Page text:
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We then investigated expansion and trafficking of CD44high Ag-specific effector CD8 T in LNs following viral infection. WT and FtDKO mice were infected with 2 × 105 PFUs of LCMV-Armstrong i.p., and Ag-specific CD8 T cells were enumerated in blood and SLOs (Fig. 2). As expected, CD8 T cells in WT and FtDKO mice similarly downregulate expression of CD62L by day 8 postinfection (p.i.), although expression levels of CD62L were slightly elevated on naive T cells in FtDKO mice (Fig. 2A). Both WT and FtDKO mice show similarly high frequencies of Ag-specific CD44highCD8 T cells and total CD44highCD8 T cells in PBMCs and LNs on day 8 p.i. (Fig. 2B, 2D, 2E). WT and FtDKO mice showed no differences in viral control by plaque assay similar to earlier reports (data not shown). However, we observed a significant reduction in total CD8 T cell numbers in LNs of FtDKO mice compared with WT mice, and as a consequence we also observed significantly reduced Ag-specific CD8 T cells in the LNs (Fig. 2C). Thus, whereas the frequencies of effector CD8 T cell populations were comparable between WT and FtDKO mice, expression of selectin ligands remains critically important in achieving normal numbers of Ag-specific CD44high effector CD8 T cells in the LNs following viral infection. These data extend the findings of two previous studies using contact hypersensitivity challenge of skin or intranasal mycobacterial infection of FtDKO mice, showing loss of selectin ligands significantly impairs activated T cell migration to LNs (11, 26).

FIGURE 2.

Similar frequency of day 8 Ag-specific effector CD44highCD8 T cells, but reduced number in LNs of FtDKO mice. WT or FtDKO mice were infected with 2 × 105 PFU LCMV-Armstrong i.p., and lymphocytes were isolated on day 8. Single-cell suspensions from indicated organs were stained with CD8, CD44, and DbNP396–401 tetramer. Gating on CD8 T cells, the numbers in FACS panels indicate percentage of Ag-specific CD8 T cells in organs. A, Histograms showing expression of CD62L on CD8 T cells on days 0 and 8 in WT and FtDKO mice, with numbers indicating mean fluorescence. B, Representative FACS analysis of PBMCs and LNs on day 8 p.i. C, Enumeration of Ag-specific and total CD8 T cells on day 8. D, Ratio of Ag-specific CD8 T cells, comparing FtDKO versus WT mice in indicated organs. E, Percentage of CD44highCD8 T cells in indicated organs. Data were collected from n = 2 WT and n = 3 FtDKO. *p < 0.05; ***p < 0.001.

FIGURE 2.

Similar frequency of day 8 Ag-specific effector CD44highCD8 T cells, but reduced number in LNs of FtDKO mice. WT or FtDKO mice were infected with 2 × 105 PFU LCMV-Armstrong i.p., and lymphocytes were isolated on day 8. Single-cell suspensions from indicated organs were stained with CD8, CD44, and DbNP396–401 tetramer. Gating on CD8 T cells, the numbers in FACS panels indicate percentage of Ag-specific CD8 T cells in organs. A, Histograms showing expression of CD62L on CD8 T cells on days 0 and 8 in WT and FtDKO mice, with numbers indicating mean fluorescence. B, Representative FACS analysis of PBMCs and LNs on day 8 p.i. C, Enumeration of Ag-specific and total CD8 T cells on day 8. D, Ratio of Ag-specific CD8 T cells, comparing FtDKO versus WT mice in indicated organs. E, Percentage of CD44highCD8 T cells in indicated organs. Data were collected from n = 2 WT and n = 3 FtDKO. *p < 0.05; ***p < 0.001.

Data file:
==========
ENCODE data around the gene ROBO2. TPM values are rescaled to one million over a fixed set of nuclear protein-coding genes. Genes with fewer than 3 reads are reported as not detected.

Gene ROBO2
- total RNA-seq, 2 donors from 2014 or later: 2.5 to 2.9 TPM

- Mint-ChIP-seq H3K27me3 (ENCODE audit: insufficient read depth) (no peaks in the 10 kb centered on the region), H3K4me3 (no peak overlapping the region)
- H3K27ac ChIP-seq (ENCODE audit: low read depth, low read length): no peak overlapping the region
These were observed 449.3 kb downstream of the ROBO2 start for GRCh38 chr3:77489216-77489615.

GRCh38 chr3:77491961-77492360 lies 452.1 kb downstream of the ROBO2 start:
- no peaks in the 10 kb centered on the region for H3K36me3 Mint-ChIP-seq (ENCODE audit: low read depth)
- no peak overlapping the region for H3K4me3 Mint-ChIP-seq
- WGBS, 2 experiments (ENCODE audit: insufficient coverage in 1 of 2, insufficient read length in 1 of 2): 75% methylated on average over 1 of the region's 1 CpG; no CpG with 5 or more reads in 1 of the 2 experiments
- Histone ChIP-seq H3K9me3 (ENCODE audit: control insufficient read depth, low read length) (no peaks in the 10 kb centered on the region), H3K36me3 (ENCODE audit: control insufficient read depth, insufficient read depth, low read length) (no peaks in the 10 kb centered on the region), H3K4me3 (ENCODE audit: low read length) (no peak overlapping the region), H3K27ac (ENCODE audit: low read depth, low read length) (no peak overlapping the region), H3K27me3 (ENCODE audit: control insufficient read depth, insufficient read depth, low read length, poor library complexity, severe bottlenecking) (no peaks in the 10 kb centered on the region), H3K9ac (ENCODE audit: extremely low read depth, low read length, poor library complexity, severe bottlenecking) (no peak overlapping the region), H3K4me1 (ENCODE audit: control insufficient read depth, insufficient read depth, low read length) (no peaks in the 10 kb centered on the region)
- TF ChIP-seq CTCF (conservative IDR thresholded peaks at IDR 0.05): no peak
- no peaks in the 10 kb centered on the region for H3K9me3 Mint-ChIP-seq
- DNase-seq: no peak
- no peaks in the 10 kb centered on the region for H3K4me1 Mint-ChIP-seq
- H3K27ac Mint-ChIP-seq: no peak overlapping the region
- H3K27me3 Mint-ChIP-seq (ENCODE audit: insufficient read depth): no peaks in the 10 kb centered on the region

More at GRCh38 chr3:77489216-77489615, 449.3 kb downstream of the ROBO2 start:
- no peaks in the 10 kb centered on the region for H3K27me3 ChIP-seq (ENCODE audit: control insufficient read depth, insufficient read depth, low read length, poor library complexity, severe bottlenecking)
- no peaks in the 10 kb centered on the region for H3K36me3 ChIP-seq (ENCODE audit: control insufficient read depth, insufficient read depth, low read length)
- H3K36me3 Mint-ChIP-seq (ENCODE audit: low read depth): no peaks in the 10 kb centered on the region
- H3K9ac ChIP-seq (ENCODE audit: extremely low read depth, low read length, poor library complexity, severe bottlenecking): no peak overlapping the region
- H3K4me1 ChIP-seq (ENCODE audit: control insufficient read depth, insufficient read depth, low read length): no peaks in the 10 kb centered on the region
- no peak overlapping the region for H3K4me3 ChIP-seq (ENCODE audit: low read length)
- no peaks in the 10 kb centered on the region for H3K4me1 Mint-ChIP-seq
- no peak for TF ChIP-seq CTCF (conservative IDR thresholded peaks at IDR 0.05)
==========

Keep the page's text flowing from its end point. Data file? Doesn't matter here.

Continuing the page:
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We concluded from our analysis of effector CD44highCD8 T cells in LNs that despite studies suggesting cooperative interaction of CD44 and VLA-4 to enable slow rolling of activated T cell populations, T cells require expression of fucosyltransferases and synthesis of selectin ligands for activated T cell entry to the LNs, as described in earlier studies (14, 15, 18). In contrast to our findings with Ag-specific effector CD8 T cells at day 8, our analysis of Ag-specific memory CD8 T cell populations in LNs of immune FtDKO mice revealed significant increases in the frequencies of memory cells compared with WT mice at day 60 (Fig. 3A, 3C). Similar to our observations in uninfected FtDKO mice, in day 60 immune mice, the frequency of CD44highCD8 T cell populations was increased in LNs of FtDKO mice (Fig. 3E). Importantly, despite our continued observation that total CD8 T cells remained substantially reduced in LNs of FtDKO mice, the significantly higher frequency of Ag-specific memory CD8 T cells in the LNs resulted in comparable numbers of Ag-specific memory CD8 T cells in LNs of WT and FtDKO mice (Fig. 3B, 3D). Thus, despite the loss of selectin ligands, Ag-specific memory T cells were similarly abundant in the LNs of FtDKO mice.